But once Rice made public his decision to defect to England, the game had changed. That career-altering situation, where he would become the first man in a century to play for Ireland at senior level and then go and play for England, was a one-off occasion. The jury should have been recalled, and a decision made by them - and not by the FAI but by the media representatives - that the game had changed.
Rice, in deciding to go and play for England, had forfeited the right to be honoured in this way.
In conversations with jury members who were not just colleagues but friends (and I hope they still are friends), I tried to make this point but was drowned out by claims that the integrity of the jury, and their independence, should come before any charges of treachery by Rice. I think that missed the bigger picture.
The FAI could have taken the issue out of the SWAI jury's hands and said they were not happy to give the award to Rice, or would simply have no Young Player award this year. That may have cracked a hole in the entire process and undermined the independence of the media, but the decision would have been made by the FAI, not the jury.
After all, due to one of the periods of FAI upheaval around 2003/04, one year they simply did not have an awards ceremony and just handed out double awards the following year, so anything is possible.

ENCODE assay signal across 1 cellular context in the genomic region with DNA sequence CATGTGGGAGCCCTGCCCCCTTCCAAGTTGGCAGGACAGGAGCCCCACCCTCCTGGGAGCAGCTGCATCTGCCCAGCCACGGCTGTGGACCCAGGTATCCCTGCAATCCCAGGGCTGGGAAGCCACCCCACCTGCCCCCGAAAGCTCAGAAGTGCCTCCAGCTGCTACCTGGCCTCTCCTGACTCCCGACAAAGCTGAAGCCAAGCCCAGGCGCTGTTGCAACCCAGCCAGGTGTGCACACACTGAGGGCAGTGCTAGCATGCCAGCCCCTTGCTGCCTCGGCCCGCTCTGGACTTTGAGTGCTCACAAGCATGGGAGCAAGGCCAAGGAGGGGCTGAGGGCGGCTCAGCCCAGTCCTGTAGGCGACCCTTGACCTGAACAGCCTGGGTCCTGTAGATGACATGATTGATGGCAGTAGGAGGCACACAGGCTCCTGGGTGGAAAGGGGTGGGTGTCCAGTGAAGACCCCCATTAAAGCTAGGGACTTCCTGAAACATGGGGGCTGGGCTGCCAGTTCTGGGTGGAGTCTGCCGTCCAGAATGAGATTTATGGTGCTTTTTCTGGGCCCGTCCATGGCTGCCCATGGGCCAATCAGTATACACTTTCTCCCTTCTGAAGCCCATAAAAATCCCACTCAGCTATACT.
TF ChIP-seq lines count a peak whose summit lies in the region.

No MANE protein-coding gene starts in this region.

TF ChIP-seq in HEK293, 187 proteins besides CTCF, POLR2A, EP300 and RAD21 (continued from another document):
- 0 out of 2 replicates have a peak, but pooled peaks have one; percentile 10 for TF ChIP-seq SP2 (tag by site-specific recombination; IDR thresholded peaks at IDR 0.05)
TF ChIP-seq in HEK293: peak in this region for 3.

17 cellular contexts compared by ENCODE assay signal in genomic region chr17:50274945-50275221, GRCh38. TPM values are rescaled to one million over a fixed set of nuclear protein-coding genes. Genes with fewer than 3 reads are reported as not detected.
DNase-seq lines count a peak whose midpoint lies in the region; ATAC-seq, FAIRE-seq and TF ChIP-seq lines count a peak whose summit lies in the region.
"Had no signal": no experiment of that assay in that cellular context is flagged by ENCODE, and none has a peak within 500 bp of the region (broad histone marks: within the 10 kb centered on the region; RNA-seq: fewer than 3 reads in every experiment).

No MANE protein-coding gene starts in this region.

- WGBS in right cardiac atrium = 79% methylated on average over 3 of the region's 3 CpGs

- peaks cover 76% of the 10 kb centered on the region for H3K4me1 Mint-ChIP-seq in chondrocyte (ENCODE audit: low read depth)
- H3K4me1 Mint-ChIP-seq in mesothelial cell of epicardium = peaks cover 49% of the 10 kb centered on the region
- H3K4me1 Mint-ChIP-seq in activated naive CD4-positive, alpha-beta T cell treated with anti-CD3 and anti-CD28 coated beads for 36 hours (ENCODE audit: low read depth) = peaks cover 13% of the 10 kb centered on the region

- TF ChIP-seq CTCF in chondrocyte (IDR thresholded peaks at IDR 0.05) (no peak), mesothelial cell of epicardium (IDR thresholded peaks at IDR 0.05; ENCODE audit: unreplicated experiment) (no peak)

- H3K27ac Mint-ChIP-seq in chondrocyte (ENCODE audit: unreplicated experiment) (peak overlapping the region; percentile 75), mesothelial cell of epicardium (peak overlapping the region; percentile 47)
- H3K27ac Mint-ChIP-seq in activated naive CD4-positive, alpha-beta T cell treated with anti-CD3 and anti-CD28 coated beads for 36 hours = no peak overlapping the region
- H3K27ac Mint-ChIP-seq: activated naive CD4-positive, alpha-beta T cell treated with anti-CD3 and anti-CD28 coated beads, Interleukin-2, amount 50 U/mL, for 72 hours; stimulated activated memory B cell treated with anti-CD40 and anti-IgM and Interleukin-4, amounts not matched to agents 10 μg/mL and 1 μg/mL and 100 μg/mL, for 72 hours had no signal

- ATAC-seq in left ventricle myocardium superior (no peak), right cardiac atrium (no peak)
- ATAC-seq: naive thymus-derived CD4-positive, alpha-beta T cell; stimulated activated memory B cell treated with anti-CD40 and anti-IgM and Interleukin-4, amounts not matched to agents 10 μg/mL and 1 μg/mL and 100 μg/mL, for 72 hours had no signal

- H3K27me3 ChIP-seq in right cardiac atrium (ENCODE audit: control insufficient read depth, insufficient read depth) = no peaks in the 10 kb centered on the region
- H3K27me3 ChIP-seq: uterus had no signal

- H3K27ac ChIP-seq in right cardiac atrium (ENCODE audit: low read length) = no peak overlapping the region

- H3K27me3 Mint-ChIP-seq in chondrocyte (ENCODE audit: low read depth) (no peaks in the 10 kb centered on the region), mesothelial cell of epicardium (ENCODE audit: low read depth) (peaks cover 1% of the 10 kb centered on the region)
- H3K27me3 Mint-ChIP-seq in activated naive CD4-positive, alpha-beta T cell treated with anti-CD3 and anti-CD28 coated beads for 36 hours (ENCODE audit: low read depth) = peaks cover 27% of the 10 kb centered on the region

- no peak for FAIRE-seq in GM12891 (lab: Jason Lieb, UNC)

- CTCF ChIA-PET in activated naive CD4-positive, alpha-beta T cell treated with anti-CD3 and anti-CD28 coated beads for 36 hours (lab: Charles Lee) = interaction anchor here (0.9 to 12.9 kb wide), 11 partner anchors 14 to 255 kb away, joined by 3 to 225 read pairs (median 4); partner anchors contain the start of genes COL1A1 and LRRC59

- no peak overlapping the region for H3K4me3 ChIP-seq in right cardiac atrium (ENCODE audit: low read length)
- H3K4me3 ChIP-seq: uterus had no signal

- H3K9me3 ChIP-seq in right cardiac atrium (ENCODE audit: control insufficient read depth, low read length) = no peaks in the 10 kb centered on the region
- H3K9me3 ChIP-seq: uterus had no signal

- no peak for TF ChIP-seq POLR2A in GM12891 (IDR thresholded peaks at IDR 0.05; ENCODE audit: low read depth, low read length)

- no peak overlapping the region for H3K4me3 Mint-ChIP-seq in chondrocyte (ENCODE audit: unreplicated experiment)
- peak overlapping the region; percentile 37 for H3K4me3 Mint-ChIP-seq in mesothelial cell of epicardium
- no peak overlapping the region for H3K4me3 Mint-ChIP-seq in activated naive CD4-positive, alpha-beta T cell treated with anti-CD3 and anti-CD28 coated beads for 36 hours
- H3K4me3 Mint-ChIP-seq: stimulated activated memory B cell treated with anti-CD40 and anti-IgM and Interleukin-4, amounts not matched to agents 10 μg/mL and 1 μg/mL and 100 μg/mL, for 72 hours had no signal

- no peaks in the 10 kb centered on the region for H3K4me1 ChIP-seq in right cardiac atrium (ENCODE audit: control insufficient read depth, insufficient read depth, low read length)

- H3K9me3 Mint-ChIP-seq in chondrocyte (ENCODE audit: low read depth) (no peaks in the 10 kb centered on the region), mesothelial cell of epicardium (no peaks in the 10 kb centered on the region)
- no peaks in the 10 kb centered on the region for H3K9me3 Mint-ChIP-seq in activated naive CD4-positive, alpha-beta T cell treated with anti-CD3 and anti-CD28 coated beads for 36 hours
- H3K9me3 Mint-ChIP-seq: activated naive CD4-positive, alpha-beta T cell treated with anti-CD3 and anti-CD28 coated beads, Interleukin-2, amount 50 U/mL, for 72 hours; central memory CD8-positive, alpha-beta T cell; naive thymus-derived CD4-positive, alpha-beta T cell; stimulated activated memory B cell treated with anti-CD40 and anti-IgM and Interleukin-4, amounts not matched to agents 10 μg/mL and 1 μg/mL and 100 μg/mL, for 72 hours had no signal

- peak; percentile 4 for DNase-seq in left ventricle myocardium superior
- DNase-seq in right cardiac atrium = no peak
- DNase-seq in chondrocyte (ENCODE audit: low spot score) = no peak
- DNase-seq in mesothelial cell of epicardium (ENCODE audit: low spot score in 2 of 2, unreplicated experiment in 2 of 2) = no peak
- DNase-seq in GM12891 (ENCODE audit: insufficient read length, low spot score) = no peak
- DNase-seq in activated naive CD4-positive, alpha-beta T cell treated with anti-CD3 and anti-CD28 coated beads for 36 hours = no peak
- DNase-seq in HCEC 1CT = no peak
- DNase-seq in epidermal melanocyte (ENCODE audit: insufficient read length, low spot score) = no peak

Privately, Mick McCarthy has made it clear that he was not happy with the decision to give the award to Rice. The players who turned up for the internationals against Wales (twice), Poland, Denmark (twice) and Northern Ireland, in the time that Rice was in self-imposed exile as he pondered his decision, will also feel slighted.
Aiden O'Brien travelled to Poland, played and scored a (decent) goal. How will he feel today when he sees that Declan Rice, who has opted to play for a rival nation, has been honoured in this way?
O'Brien should not get a dummy award for being Irish enough, and Rice is a better player than O'Brien. But at least O'Brien turned up and desire should count for something.
International allegiance is in a state of flux. Ireland could field a team containing players who have previously played for other nations at underage level such as Northern Ireland (James McClean), England (Callum Robinson, Ciaran Clark) and Scotland (Alex Pearce).
Declan Rice has made his choice and, while not all will agree with the line in the FAI statement which says we "wish him well in the future", it's fair game to recruit players, with Ireland trying to lure people like Patrick Bamford and Nathan Redmond to the green jersey despite a long connection with England.
But once he decided to turn his back on Ireland and play for England, Rice forfeited the right to be selected by the Irish media and to be honoured by the FAI.
Because Rice won't be at the awards in Dublin on St Patrick's Day, he will be saved the ignominy of being booed and getting catcalls. But giving him the award was the wrong call.
Better to have no award than to give it to a "proud Englishman", or better to give given it to a young player who perhaps had inferior talent, but who wanted to play for his country.